September, 30, 2021 – The Ministry of Information Technology and Telecommunications (MoITT) has submitted the updated draft of the Social Media Rules to Cabinet for review and approval in a meeting held on September 21.
According to sources privy to the developments in the Cabinet the Rules are yet to be approved by the Cabinet and the draft version, drafted after the court mandated multistakeholder consultation process, has been submitted for Cabinet’s review. According to documents shared by the source, the submission has been made to MoITT on instructions of the Prime Minister Office, which has asked MOITT on September 9 to submit a summary and draft response before the Federal Cabinet for consideration.
The MoITT had also consulted the Ministry of Law and Justice and Attorney General of Pakistan in preparation of a response to be submitted in Islamabad High Court (IHC).
Misleading reporting in media
There are misleading reports in the media about Cabinet’s approval on the amended Social Media Rules. According to documents seen by Digital Rights Monitor, the Ministry has submitted draft Rules to the Cabinet to seek approval, which has not been acquired yet.
In addition, media reports have also indicated addition of new sub-rules in the document that make it mandatory for social media companies to appoint representatives and set up offices in the country. However, these obligations for localisation of social media companies and their data are not new and have technically been in effect since the notification of the Rules in October 2020 (amended in November 2020). The latest draft of the Rules that is submitted in the Cabinet has not been made public yet and hence it cannot be determined what has changed in this version.
History of the Rules
The notified version of the Removal and Blocking of Unlawful Online Content (Procedure, Oversight and Safeguard) Rules that were drafted under section 37 of Prevention of Electronic Crimes Act (PECA) 2016, was first made public in February 2020 through an anonymous source, following a undemocratic legislative process completely lacking of stakeholder input. The Rules and the lack of transparency in drafting and notification of the Rules was heavily criticised by the civil society, technology sector and journalists community alike.
In August 2020, responding to a petition filed in Islamabad High Court (IHC, requesting the court to declare the Rules ultra vires, the Court issued notices to the Pakistan Telecommunication Authority (PTA) and MoITT questioning the status of the Rules and the creation of a parallel body, that is the National Coordinator, with overbroad powers granted under the Rules. Multiple petitions were filed in the Court challenging the legality of the Rules.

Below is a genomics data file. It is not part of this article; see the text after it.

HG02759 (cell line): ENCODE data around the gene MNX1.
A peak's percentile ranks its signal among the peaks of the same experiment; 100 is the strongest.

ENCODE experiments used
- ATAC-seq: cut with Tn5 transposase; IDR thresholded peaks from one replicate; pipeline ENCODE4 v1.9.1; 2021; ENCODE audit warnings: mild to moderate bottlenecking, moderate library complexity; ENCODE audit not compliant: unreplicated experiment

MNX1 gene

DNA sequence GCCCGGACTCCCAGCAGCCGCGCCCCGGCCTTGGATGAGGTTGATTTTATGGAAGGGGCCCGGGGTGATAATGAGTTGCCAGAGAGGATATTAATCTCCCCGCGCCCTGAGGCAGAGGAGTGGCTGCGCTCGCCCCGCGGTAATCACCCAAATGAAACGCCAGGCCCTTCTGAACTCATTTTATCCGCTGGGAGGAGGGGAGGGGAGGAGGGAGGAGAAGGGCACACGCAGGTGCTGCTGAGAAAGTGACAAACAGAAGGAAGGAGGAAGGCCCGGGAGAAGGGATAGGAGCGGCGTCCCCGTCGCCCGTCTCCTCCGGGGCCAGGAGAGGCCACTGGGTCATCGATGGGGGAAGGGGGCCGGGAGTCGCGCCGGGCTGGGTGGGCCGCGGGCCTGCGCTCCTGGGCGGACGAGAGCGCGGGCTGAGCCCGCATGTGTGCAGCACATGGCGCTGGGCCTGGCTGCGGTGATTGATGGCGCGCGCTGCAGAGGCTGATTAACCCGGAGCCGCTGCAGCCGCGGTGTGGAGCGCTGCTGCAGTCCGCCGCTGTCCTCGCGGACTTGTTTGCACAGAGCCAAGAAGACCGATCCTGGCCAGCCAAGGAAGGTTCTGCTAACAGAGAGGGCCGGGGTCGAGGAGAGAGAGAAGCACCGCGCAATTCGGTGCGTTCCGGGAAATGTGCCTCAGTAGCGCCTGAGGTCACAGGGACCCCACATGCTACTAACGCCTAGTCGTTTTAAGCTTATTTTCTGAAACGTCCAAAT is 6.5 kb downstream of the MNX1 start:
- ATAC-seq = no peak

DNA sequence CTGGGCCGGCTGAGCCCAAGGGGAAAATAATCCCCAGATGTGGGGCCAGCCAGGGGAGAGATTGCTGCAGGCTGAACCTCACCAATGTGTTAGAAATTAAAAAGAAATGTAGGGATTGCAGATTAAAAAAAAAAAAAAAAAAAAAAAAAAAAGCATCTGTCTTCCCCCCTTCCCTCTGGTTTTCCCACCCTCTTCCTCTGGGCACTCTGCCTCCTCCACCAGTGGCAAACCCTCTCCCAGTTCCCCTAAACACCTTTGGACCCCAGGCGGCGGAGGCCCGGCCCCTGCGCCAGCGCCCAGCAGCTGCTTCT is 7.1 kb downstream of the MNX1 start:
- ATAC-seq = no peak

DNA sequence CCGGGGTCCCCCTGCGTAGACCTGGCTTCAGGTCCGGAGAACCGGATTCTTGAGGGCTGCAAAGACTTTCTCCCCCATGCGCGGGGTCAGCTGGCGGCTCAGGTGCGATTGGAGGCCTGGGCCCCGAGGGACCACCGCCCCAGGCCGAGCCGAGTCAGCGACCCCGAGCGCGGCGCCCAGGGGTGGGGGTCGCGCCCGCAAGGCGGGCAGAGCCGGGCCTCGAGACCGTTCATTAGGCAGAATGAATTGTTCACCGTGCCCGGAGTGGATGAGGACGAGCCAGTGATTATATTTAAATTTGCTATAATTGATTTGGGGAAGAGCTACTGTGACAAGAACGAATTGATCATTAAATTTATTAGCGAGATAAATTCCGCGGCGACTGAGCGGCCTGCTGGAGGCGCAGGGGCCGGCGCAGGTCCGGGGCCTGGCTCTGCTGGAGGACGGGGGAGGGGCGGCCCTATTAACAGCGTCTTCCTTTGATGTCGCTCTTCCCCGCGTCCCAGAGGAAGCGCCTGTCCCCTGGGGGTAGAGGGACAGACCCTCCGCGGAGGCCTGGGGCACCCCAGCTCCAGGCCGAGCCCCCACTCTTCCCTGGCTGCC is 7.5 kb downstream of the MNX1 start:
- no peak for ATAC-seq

Earlier, a committee was formed on the directions of PM Imran Khan who instructed the PTA and the Ministry to not enforce laws until a consultative process was initiated. The committee, chaired by the Minister of Human Rights Shireen Mazari, held consultative meetings with stakeholders to amend the Rules which were notified in October 2020 after the consultation process. Civil society, activists and internet users boycotted the consultations terming them “merely token to deflect criticism and not a genuine exercise to seek input.”
Media Matters for Democracy submitted comments, feedback and recommendations on the first version of the Rules to the Ministry with suggestions to amend the Rules after they are denotified from the Cabinet.
Following a petition filed in December 2020 in Islamabad High Court requesting it to declare section 37 of PECA unconstitutional and social media rules ultra vires, the Attorney General of Pakistan appeared in Court in January this year to address the concerns raised by the Court in earlier hearings and informed that the government was ready to consult all stakeholders to review the Rules. The AGP, on the directions of the IHC, held consultative meetings with the committee chaired by Shireen Mazari, inviting multiple stakeholders for comments and suggestions in February and submitted a summary to the Court in the hearing on February 26. The meeting was attended by the petitioners, their counsels, journalists and civil society representatives including Media Matters for Democracy.
In a hearing on April 2, the IHC directed the Committee to submit a report on the Social Media Rules after AGP who was representing the Government in the hearing told the Court that his office will provide support to the Committee in amending the Rules.
No new update has been made in the Islamabad High Court since, however, the recent developments indicate movement on the government level.
Civil society organisations and technology companies have previously raised concerns on the broad powers given to the authorities to control content on social media through these Rules that will directly hinder civil liberties in the country. When viewed in conjunction with the proposed Personal Data Protection Bill (PDPB), these Rules paint a worrying picture of the risk to privacy of citizens’ data and freedom of expression.